Book Review: Made to Stick

Made to Stick: Why Some Ideas Survive and Others Die.

Chip Heath and Dan Heath. Random House, 2007.

made to stick book cover image
A man wakes up after a night of drinking in a bathtub with a kidney missing. A bird in the hand is worth two in a bush. Halloween candy spiked with razor blades. What do these urban legends and proverbs have in common? They are all ideas or stories that stick with us; easy to remember, easy to retell, and requiring no evidence or advertising for them to remain in the public consciousness. For example, the proverb "Where there's smoke there's fire" is found in 55 different languages. Where did it come from? Why does it resonate throughout dozens of languages and cultures? Why do we remember it?

The question of why some ideas stick in our mind and others do not is deftly explored by brothers Chip Heath and Dan Heath in their fascinating 2007 best-seller
Made to Stick: Why Some Ideas Survive and Others Die. Interested in understanding how they could develop and identify successful ideas, Chip, a Professor of Organizational Behavior in the Graduate School of Business at Stanford University, and Dan, a consultant and entrepreneur, have written an easily accessible and highly engaging book that draws upon numerous examples from the business world and evidence gathered from the scientific literature.
Made to Stick will be of particular help to librarians involved in instruction, and any librarians responsible for creating and transmitting ideas (e.g., strategic plans, policy changes, communications, etc.) to others.

Defining an idea that sticks as one that is remembered, understood, and has a lasting impact, the book offers the simple acronym SUCCESs to both create and identify "sticky" ideas. Very briefly, the acronym formula is:

1) Simple: Locating the core of an idea and then translating that core. It is not about using fewer words or dumbing down a concept. The use of analogies or schemas is helpful; proverbs are an excellent illustration of this. 2) Unexpected: Often the simplest way to get attention is by breaking away from a pattern. Present ideas that create some mystery. Studies have shown that by leaving a gap in someone's knowledge, people are more likely and more inclined to seek out the answer. 3) Concreteness: When ideas are presented in the abstract they are much harder to grasp. Grounding the idea by eliminating ambiguity and using numerous examples assists people in grasping new or unfamiliar concepts. 4) Credibility: When ideas come from people we trust, their stories become more believable. Using vivid details helps increase credibility. 5) Emotional: Make your idea or topic something that people care about. Explain to them the real benefit of learning a new idea (what is in it for them?). 6) Stories: Stories are a different medium for sharing knowledge. They help us to simulate knowledge in our minds, and can demonstrate relationships between ideas we may not have known existed.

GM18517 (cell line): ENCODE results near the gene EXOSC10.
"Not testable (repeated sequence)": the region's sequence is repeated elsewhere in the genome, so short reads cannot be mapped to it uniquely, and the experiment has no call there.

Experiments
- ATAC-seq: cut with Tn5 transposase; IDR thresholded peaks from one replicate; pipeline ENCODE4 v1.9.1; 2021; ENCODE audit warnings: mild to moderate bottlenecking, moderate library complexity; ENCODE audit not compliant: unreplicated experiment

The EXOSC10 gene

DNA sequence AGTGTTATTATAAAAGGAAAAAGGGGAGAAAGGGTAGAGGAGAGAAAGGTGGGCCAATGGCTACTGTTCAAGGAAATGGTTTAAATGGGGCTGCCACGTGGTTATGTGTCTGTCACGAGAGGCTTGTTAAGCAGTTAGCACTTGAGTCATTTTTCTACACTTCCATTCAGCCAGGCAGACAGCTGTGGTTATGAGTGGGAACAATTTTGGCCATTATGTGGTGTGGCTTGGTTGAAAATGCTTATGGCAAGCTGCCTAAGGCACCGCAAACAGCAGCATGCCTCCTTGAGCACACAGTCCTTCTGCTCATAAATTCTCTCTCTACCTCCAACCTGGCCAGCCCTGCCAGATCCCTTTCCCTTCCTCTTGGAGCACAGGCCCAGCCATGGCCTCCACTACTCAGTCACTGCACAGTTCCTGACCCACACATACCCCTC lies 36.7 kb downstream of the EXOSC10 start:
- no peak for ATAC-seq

Each of these sticky traits is explored in depth by the authors, and the book contains rich examples. Demonstrating that their formula works, the numerous stories help to clearly illustrate concepts and make them much easier to remember for future use. The authors posit that the Curse of Knowledge is tightly linked with the SUCCESs formula, and is a primary reason why the transmission of ideas and concepts from a teacher to a student can be troublesome. As described in the book, the Curse of Knowledge is what makes ideas hard to stick; once we know something, we have difficulty imagining what it is like to not know it. Since we have trouble imaging that state of not knowing, we struggle with the ability to recreate our learnersÕ state of mind. As the authors fully delve into explaining the characteristics of the SUCCESs formula, overcoming the curse and making ideas memorable is what drives the remainder of the book.

While many of the ideas/strategies presented in the book are famous examples of successful marketing or communication (e.g., Jared of Subway Restaurants fame), the Heaths argue that any idea, even if it is not groundbreaking or exciting, can be made to stick using the formula. This is especially important to those in the library world as many of the ideas we are trying to convey, while perhaps lacking the sensationalist factor, are still important. Equally important, especially for those who are not strong public speakers, is the discovery that the skill of the speaker has little correlation with their ability to make an idea stick.

One of the most helpful and beneficial parts of the book is the supplementary material available via the
Heath brothers website. Included on the site (registration, which is free, required) are pdfs of the SUCCESs framework, the sticky formula as applied to powerpoints and teaching, podcasts on how to create your own urban legends, and how to make yourself standout and be sticky in job interviews. Furthermore, the book itself also offers various tools for applying the SUCCESs formula, including an easy reference guide and Idea Clinics which demonstrate, step-by-step, how to take an idea and make it stickier.

Ultimately, the Heath brothers have written a captivating book that will be useful for all librarians involved with instruction and communication in some shape or format. While particularly relevant for NMRT members who are still struggling to find their voice and become engaging and informative instructors, it will also be an aid to more experienced teachers who are looking for fresh ideas and ways to make their instruction more memorable.

Reviewed by: Mê-Linh Lê, MA, MLIS, Health Sciences Librarian, Health Sciences Library, University of Saskatchewan.